Porsche has already built three plug-in hybrids, but the German carmaker hasn't yet shown much enthusiasm for pure electric cars.
Various rumors of different all-electric Porsche models have been shot down by executives in public comments.
Yet this may turn out to be a case of Porsche protesting too much.
A series of patent applications filed by Porsche in the U.S., Germany, and China include designs for both battery-electric and hydrogen fuel-cell powertrains.
These powertrains are intended for the sports-car maker's upcoming mid-size luxury sedan, according to Autocar.
Nicknamed the "Pajun"--short for "Panamera Junior"--the new sedan is expected to go on sale in 2017 or 2018.
It will be close in size to the BMW 5 Series, the report says, making the electric version a natural rival for the Tesla Model S.
While the basic platform would be shared with gasoline and diesel versions of the Pajun, the patent applications show that it would be extensively modified to accommodate battery or fuel-cell powertrains.
In the battery-electric version, the battery pack will be mounted underneath the floor--helping to provide extra structural rigidity.
Both versions will use rear-mounted electric motors--one for each wheel--attached so that they help stiffen the back end of the chassis as well.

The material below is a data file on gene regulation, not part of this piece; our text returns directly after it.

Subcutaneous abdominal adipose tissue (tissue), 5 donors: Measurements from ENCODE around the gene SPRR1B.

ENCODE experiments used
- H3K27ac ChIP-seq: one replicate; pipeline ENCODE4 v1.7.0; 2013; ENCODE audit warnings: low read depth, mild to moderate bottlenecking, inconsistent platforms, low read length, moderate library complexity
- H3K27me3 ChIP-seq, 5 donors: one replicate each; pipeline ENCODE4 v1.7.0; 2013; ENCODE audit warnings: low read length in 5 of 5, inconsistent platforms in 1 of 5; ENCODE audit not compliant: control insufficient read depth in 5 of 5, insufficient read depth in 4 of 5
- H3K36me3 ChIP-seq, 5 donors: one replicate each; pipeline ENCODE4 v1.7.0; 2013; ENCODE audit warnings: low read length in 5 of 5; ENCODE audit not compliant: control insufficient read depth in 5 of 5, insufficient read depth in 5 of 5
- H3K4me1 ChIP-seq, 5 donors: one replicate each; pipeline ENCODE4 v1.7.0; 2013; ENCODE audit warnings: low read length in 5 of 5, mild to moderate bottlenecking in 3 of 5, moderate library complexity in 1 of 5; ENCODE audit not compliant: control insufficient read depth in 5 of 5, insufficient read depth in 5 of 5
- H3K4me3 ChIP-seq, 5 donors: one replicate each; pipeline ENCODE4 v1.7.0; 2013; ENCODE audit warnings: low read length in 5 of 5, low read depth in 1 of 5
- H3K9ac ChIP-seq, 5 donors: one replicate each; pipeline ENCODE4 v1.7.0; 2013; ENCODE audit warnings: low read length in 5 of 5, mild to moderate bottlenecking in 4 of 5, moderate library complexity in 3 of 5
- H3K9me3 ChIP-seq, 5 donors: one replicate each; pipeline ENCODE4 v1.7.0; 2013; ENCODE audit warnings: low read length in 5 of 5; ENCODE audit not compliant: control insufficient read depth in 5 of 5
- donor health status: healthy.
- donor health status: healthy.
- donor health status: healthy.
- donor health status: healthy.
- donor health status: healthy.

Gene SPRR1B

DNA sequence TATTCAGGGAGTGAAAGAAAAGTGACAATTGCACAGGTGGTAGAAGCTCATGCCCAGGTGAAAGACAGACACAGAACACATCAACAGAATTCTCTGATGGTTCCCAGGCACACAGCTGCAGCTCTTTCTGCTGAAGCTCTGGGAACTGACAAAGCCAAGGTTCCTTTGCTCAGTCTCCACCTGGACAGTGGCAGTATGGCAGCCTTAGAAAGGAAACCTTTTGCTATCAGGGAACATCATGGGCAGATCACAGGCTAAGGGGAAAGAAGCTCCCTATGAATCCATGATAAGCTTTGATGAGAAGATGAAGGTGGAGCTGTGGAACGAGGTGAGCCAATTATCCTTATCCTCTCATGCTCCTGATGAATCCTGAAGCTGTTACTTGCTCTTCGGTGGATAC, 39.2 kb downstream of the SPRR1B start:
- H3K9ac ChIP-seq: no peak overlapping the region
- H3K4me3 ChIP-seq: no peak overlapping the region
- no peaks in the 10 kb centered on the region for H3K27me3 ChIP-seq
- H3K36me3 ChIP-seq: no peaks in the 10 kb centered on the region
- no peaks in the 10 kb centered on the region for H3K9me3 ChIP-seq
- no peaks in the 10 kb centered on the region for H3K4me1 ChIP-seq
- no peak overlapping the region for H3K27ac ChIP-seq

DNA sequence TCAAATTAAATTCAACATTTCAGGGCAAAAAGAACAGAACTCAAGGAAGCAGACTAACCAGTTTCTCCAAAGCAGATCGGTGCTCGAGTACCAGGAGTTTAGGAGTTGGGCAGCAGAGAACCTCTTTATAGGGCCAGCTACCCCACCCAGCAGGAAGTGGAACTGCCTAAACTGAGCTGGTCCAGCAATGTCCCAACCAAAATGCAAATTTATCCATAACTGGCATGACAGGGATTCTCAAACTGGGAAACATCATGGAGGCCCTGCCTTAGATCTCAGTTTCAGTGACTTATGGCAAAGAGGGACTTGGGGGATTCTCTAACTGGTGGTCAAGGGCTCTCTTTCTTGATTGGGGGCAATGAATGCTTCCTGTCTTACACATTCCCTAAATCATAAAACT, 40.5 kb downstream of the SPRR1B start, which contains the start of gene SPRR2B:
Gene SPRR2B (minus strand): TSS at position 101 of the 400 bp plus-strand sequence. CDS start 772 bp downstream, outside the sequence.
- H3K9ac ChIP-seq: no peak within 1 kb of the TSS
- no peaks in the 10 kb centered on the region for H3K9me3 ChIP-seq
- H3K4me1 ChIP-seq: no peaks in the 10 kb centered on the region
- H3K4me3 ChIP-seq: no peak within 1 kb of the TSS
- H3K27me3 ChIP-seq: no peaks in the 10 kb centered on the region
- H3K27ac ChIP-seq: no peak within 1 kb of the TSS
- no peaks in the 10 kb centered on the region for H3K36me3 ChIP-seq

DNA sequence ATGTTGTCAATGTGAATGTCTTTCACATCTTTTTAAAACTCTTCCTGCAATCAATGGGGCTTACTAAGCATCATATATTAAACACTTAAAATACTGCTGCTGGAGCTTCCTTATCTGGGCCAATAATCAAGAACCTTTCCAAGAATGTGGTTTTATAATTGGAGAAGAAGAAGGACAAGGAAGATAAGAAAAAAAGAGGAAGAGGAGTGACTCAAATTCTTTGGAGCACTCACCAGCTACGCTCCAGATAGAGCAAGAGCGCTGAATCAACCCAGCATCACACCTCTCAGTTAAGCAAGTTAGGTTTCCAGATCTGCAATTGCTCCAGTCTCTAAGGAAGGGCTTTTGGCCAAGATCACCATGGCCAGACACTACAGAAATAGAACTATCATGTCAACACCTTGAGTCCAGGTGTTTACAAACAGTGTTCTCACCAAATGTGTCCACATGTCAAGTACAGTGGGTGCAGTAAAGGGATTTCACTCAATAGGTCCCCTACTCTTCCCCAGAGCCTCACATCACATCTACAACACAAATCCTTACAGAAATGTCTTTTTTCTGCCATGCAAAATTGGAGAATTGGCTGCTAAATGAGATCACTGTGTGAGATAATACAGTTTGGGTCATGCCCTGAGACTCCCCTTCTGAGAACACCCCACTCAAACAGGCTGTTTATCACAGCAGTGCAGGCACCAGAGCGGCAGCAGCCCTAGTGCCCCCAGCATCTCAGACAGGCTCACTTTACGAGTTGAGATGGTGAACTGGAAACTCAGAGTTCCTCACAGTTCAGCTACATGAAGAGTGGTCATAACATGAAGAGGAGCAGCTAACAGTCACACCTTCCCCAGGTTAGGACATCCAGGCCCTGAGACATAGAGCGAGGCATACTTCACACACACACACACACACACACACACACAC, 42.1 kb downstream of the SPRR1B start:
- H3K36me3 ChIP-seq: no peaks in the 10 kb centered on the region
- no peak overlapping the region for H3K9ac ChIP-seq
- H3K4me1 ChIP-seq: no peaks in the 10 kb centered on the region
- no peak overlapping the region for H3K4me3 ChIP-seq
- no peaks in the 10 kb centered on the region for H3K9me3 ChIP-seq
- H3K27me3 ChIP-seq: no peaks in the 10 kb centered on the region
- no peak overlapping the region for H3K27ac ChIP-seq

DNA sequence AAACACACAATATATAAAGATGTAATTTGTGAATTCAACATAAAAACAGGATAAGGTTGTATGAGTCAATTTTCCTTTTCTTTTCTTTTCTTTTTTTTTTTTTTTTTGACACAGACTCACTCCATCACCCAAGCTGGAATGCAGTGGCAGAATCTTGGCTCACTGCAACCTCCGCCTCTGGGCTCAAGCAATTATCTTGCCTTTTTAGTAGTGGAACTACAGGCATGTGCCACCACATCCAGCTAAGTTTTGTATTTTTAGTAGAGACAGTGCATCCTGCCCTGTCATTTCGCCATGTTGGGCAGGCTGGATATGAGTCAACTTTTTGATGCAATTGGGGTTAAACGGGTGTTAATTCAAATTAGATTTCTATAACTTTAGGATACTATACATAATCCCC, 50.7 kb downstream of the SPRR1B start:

The fuel-cell version will feature a stack mounted under the "hood" at the front of the car, according to the documents.
With its high-end product line and emphasis on performance, Porsche seems particularly well suited among the luxury establishment to take on Tesla with an all-electric model.
2015 Porsche Panamera
This isn't the first time an all-electric version of the Pajun has been discussed.
Autocar reported on that model back in December, but Porsche development boss Wolfgang Hatz flatly denied its existence in a subsequent interview.
There have also been separate rumors of a small four-door all-electric model to be called the 717.
Also not confirmed by Porsche, that model would reportedly be electric only, and could feature sportier, coupe-like styling.
In a presentation two months ago, Volkswagen Group technical chief Ulrich Hackenberg provided what many have taken to be a hint at Porsche's green-car plans.
A chart showing future battery-electric and fuel-cell models for each VW Group brand included one of each for Porsche.
None of this confirms that Porsche will build battery or fuel-cell cars, but the patent applications appear to take the two cars out of the realm of rumor--and at least into design.